Serverless is Where Savings are in the Cloud
Many of us to expect, or at least hope, to save on infrastructure spending by moving to the cloud. Sticker shock from monthly cloud bills has dispelled that myth for many. Or is the problem not that cloud savings are a myth, but that we haven’t figured out how to realize those savings?
Consider the cost of managing servers, responding to incidents, and keeping server software up to date. The bulk of the cost is in the form of salaries and related employee expenses. Salaries for Linux engineers run about $76,000 per year, while system engineers earn about $80,000 per year. If you have adopted agile methods, a DevOps engineer will run about $115,000 per year, according to Glassdoor.
These employees can be hard to recruit and retain. Simply moving your applications to virtual machines (VMs) you manage in the cloud won’t guarantee savings if highly-paid employees are not relieved of some of the tasks they’d perform if running systems in-house.
Lift-and-shift migrations to the cloud won’t cut costs in any dramatic way; in fact, they can easily cost more initially. If you’re using ad hoc procedures to manage infrastructure and application deployments, switching from on-premises infrastructure to cloud infrastructure will require adapting your scripts and procedural checklists to a new environment.
The DevOps Advantage
If you’ve implemented DevOps practices—using configuration management tools like Puppet or infrastructure management tools like Terraform—you’ll likely have an easier transition to the cloud than your colleagues using ad hoc management practices.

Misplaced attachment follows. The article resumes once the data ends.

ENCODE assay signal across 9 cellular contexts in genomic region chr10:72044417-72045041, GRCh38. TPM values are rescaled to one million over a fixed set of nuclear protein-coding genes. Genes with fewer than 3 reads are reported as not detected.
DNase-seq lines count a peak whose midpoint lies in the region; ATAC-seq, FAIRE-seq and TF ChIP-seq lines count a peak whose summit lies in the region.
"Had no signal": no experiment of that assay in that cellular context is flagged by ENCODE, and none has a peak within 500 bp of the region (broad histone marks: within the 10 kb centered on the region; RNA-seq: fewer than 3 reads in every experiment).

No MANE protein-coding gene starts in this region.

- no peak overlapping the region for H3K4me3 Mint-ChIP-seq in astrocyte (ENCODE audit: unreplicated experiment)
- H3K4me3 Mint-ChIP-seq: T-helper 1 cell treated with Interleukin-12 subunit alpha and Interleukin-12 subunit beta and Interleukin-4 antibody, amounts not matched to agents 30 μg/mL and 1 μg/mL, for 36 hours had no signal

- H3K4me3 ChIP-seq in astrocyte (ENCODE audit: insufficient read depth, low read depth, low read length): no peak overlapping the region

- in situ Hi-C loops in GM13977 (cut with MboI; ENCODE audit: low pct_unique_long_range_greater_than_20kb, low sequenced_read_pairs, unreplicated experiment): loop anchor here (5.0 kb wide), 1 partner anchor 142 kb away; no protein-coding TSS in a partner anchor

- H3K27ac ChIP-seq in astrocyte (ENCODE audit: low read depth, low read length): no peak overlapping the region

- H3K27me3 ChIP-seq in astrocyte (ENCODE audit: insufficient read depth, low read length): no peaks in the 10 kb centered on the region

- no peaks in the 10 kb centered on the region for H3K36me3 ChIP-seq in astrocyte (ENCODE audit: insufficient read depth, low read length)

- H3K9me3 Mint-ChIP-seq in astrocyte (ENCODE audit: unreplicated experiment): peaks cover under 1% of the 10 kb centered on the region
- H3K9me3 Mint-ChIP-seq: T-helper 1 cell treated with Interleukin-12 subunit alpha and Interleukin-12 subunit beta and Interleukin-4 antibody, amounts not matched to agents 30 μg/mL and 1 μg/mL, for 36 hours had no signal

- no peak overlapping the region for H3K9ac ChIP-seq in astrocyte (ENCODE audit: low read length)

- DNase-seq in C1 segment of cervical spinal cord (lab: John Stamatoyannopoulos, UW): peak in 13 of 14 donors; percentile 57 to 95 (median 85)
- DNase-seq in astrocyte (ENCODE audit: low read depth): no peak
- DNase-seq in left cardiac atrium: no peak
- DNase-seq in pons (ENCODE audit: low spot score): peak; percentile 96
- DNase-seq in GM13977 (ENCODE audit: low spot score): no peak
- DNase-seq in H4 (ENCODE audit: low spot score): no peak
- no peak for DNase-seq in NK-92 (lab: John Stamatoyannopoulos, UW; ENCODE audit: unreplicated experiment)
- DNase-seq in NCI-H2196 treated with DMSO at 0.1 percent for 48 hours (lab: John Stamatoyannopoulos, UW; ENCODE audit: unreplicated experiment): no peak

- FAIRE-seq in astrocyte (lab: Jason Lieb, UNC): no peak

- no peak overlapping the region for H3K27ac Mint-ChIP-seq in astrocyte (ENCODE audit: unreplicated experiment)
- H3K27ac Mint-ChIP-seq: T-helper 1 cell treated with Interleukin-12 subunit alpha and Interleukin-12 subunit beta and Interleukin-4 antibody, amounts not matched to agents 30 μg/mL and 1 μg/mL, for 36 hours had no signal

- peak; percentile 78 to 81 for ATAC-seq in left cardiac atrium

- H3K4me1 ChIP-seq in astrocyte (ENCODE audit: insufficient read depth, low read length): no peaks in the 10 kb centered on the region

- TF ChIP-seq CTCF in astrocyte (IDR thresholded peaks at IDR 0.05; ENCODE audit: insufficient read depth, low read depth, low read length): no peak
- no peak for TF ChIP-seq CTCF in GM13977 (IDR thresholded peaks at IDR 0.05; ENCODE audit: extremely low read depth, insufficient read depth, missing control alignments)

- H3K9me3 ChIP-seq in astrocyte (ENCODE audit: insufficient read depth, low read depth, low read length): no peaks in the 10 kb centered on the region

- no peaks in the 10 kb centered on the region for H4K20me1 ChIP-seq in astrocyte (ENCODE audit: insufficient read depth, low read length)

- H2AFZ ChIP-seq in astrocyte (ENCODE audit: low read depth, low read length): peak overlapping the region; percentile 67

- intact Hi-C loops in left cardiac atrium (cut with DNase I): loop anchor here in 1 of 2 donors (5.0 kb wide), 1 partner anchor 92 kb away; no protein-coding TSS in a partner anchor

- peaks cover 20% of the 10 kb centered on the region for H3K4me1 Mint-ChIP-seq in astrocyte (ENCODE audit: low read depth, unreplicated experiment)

Regardless of how you’ll manage your infrastructure, you’ll be responsible for ensuring adequate resources are available to meet demand while not overspending on unnecessary extra resources. Autoscalers and load balancers can address scaling issues if your application scales horizontally. Relational databases are difficult to scale horizontally, so vertical scaling—e.g., switching to a larger server with more memory—is a more commonly used scaling option, but a more disruptive process.
For substantial cost savings, you should stop spending budget and tying up system administrators and DevOps engineers managing infrastructure; cloud vendors can do it more efficiently. Google, Amazon, and Microsoft all offer services that provide core IT functionality without requiring server management.
Consider a data warehouse. These are data stores that collect, integrate, and store data from multiple lines of business applications. You could set up VMs on a public cloud provider, license some extraction, transformation, and load software along with a database, then install and maintain those complex services for the life of the data warehouse.
You Have Options
Another option is to use a database service such as Google’s BigQuery or AWS Redshift. In the case of BigQuery, you start with creating table and loading data. There’s no need to pick a VM and try to find an optimal configuration. Even though you have to specify some configuration with AWS Redshift, you still have the benefit of AWS patching the server, failing over to another server in the event of a failure, and securing network operations.
If you’re considering using NoSQL, you may find a faster route to deployment using a managed NoSQL database, such as Google Datastore, AWS DynamoDB, and Microsoft Azure Cosmos DB. In addition to databases, cloud providers offer services for data analytics, API management, data catalogs, stream processing, and data preparation.
Serverless cloud offerings shift the burden of server and some platform software management to the cloud vendor. Of course, this doesn’t radically change what you need to do to develop and support your application support; but it does allow you to allocate expensive engineering resources to those functions, rather than administering servers and patching operating systems.